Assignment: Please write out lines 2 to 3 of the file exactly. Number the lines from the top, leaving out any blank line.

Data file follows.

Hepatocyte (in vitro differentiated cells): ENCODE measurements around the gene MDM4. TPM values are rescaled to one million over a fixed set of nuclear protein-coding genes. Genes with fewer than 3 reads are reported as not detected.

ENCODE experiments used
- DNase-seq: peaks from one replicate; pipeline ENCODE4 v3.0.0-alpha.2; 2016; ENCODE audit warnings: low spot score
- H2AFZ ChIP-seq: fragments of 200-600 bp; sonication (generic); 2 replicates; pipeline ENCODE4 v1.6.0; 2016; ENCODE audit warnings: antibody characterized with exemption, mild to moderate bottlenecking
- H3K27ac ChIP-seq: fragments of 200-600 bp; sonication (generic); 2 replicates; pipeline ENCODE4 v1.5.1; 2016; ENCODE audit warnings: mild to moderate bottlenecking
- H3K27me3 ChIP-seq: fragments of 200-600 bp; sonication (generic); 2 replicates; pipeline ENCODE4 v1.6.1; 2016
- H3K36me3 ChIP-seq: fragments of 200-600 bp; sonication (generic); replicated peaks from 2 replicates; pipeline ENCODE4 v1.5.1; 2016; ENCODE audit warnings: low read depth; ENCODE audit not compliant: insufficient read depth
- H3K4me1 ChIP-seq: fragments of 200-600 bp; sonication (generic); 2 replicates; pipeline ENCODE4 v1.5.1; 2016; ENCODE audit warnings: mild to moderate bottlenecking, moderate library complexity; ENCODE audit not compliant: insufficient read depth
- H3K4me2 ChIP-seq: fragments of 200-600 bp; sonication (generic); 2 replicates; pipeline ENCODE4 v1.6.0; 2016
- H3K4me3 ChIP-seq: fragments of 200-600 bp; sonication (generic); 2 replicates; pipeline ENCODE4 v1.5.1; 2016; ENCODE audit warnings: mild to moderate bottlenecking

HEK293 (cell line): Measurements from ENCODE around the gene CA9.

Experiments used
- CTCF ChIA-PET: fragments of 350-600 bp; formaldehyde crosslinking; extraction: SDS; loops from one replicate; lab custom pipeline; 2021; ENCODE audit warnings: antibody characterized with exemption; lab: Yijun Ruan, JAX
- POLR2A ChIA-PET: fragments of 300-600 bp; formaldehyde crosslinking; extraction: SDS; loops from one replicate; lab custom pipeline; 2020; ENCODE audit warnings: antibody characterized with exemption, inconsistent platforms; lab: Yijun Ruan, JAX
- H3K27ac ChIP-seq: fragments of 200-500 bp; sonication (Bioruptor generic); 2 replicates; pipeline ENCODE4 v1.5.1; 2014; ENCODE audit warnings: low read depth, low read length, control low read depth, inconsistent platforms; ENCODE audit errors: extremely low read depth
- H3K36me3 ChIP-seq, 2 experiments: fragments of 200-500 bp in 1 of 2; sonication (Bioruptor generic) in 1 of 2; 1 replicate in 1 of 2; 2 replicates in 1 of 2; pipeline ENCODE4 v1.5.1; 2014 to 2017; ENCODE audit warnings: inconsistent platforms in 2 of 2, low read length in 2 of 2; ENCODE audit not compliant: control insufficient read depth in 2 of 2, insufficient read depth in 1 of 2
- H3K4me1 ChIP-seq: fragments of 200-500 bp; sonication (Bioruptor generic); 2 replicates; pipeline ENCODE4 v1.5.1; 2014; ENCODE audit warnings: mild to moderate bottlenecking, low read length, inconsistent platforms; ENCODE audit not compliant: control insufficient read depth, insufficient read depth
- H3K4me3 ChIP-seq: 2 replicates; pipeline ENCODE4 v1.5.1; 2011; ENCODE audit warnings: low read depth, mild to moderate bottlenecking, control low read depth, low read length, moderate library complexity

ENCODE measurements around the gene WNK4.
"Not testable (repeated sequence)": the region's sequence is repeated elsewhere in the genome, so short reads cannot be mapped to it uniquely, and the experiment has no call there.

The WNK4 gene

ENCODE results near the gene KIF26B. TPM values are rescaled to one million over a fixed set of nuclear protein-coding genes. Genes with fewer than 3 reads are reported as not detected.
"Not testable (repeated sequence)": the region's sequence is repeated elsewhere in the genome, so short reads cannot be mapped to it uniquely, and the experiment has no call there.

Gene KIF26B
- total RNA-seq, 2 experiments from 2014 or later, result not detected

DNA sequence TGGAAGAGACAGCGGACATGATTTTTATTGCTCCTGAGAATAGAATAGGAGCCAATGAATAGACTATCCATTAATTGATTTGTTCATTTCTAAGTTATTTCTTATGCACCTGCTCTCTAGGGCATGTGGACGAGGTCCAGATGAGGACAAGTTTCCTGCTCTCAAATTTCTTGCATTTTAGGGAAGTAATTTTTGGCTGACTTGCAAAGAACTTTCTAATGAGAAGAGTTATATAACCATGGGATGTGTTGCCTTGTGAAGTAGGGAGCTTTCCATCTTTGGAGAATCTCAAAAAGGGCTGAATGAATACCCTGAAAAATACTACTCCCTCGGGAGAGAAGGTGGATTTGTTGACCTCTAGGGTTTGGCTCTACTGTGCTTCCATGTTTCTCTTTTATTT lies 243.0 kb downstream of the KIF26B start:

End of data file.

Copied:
ENCODE experiments used
- DNase-seq: peaks from one replicate; pipeline ENCODE4 v3.0.0-alpha.2; 2016; ENCODE audit warnings: low spot score